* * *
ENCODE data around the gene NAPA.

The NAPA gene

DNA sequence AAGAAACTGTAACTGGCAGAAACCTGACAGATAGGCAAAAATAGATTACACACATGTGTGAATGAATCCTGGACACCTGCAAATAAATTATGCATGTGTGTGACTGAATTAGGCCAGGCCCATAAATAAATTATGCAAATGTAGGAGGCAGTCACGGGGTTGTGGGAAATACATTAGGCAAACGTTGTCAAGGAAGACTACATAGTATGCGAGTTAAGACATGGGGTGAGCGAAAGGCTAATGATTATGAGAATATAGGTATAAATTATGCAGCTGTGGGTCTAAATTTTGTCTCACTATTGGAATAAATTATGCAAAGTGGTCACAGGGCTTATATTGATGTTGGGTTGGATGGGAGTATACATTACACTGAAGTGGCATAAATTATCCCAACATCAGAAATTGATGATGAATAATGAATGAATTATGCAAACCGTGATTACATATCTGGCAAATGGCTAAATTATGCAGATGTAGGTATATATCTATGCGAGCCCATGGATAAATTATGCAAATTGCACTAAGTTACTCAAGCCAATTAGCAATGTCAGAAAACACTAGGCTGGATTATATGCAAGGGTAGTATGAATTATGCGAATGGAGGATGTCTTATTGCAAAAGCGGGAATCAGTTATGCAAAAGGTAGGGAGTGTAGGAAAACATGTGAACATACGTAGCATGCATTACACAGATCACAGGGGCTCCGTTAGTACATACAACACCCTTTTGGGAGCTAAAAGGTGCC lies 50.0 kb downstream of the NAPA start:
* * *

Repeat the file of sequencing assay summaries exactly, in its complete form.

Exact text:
ENCODE data around the gene NAPA.

The NAPA gene

DNA sequence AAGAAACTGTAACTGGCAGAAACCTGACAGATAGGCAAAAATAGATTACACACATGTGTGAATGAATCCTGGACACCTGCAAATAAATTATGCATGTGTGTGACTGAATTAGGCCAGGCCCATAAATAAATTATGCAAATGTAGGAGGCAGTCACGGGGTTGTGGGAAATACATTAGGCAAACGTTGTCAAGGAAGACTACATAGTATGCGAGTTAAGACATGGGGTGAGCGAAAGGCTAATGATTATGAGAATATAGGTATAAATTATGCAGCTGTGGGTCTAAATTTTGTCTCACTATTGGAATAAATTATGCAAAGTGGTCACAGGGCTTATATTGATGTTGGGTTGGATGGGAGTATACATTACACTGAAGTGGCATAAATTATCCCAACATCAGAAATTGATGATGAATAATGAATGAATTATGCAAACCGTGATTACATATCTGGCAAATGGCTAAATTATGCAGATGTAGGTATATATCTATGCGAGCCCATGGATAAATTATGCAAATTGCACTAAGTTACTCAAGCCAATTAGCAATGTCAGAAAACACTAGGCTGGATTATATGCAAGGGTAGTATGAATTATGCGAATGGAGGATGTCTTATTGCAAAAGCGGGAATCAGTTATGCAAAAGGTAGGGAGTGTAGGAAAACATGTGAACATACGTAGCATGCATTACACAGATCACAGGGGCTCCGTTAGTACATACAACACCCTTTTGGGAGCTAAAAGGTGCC lies 50.0 kb downstream of the NAPA start: